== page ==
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January 24, 2014
As Cats host Georgia, Calipari looks for leap
John Calipari has seen improvement in individual players and in his Kentucky basketball team as a whole. He's watched the Wildcats learn lessons, seen the light bulb flicker and even flip on from time to time.
"We're getting better," Calipari said. "But we're all looking for that big leap."
Kentucky (14-4, 4-1 Southeastern Conference) can make that jump, Calipari said. But only if the Cats -- who host suddenly surging Georgia (10-7, 4-1) on Saturday -- take the next step together.
As a collection of talent, UK has few equals in college basketball. But Calipari said his team still hasn't mastered the unselfish art of playing as a team.
"Other teams are well ahead of us right now, either because they've been veteran teams and they're way ahead of us as a team, or they just needed each other more than we thought we needed each other," Calipari said. "So we haven't made the strides as a team that we need."
Still, the Cats have made strides.
Though individual players have ebbed and flowed -- Julius Randle started the season on a high note, but has tailed off some; Andrew Harrison struggled early but has shown steady growth; once-reliable Willie Cauley-Stein is stuck in a three-game funk -- Kentucky has pieced together a solid if unspectacular season.
"Each of us has been through a slump, and that's just part of being a young player, and we all understand that," Harrison said. "We're all just trying to play for each other and not worry about everybody else."
That's the approach Calipari wants the Cats to take.
And though Kentucky looks less disjointed, less like a group of individuals than it did in November, there still are improvements to make in that area.
Calipari said UK won't turn a corner until "we really, truly start playing for each other."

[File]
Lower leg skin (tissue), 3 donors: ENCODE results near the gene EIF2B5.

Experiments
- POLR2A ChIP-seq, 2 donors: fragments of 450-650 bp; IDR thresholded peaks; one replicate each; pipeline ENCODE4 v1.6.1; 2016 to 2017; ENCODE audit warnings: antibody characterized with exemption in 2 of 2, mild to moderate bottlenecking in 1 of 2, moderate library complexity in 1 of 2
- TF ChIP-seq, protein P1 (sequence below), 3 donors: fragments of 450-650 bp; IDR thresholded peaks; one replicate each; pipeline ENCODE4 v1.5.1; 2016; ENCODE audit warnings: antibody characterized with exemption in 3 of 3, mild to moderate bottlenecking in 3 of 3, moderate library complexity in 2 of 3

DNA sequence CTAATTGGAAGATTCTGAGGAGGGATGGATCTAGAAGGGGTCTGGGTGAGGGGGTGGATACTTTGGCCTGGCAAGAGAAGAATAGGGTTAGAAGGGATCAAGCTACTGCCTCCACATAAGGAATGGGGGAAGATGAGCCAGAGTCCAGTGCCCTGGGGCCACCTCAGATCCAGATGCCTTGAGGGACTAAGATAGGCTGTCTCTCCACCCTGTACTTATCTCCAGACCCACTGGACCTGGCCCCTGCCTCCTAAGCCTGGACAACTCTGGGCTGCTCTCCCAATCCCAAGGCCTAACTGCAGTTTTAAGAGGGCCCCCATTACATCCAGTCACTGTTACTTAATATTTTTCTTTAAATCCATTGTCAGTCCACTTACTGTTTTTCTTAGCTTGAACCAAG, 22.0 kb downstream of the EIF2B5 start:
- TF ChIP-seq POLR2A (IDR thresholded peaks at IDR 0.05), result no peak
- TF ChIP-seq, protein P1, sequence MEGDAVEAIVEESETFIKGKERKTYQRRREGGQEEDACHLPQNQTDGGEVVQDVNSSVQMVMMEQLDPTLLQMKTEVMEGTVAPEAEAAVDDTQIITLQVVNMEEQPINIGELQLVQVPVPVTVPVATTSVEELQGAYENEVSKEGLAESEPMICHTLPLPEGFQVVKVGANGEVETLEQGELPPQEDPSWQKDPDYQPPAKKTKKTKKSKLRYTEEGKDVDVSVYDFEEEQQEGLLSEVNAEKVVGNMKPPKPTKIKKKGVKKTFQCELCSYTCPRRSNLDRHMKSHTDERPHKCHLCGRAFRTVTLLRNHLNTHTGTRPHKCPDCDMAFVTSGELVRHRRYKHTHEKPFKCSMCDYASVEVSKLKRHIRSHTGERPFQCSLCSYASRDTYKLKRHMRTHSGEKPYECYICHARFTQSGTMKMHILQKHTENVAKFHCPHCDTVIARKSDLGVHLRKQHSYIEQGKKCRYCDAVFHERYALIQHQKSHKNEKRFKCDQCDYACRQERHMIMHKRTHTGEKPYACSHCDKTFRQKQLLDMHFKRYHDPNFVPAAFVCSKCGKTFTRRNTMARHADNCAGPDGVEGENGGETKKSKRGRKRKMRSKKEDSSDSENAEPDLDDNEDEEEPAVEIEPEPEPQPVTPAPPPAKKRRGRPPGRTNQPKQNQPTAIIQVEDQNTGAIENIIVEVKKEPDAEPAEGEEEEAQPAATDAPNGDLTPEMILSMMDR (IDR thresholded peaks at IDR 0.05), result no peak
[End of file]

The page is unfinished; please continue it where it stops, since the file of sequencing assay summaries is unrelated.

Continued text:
That means an offense with "no ball-stoppers," he said, when players make a play quickly or pass to a teammate. It means a defense, Calipari said, with players who "play an entire possession and we show energy for our team, not just when we're guarding the ball." It means closing out defensive stops by boxing out and rebounding.
It means an all-out effort from every player, even when shots aren't falling.
"I mean, everybody's not going to have a great game every game," Harrison said. "People have to understand that, but at the same time, it's not always about scoring points and stuff like that. It's about playing hard. And if everyone plays hard, we're really tough to beat."
At times this season, Kentucky has seemed to solve its effort issues. But the Cats have lapses at key times.
They've come out flat in some games, as they did in last week's win against Tennessee. They've lost their concentration late in others, as they did in a loss at Arkansas where a missed box-out led to a game-winning dunk in overtime.
Too often, Calipari said, his up-and-down players focus their individual strides and setbacks.
"And if they get caught up in one game, you take your eye off the ball, which is the process of getting better as an individual and -- more importantly right now for us -- as a team," Calipari said.
Kentucky can't afford not to keep pressing forward.
The schedule gets tougher, perhaps starting with Georgia, which struggled early this season but has beaten Missouri, Alabama, Arkansas and South Carolina in its first five conference games, losing only at Florida. Next week, the Wildcats have road games at LSU and Mizzou.
For now, Calipari wants his team focused on small steps. Georgia, he said, is "the next challenge up," an opportunity to see where the Wildcats stand.
Ultimately, though, Kentucky needs to focus less on one small step and more on one giant leap to becoming the team Calipari wants, the one that eschews individual success for team cohesion.
"When we get there, you'll see this team take a quantum leap," Calipari said. "If we don't get there, we'll never take that quantum leap. It's all gonna be about us as a team."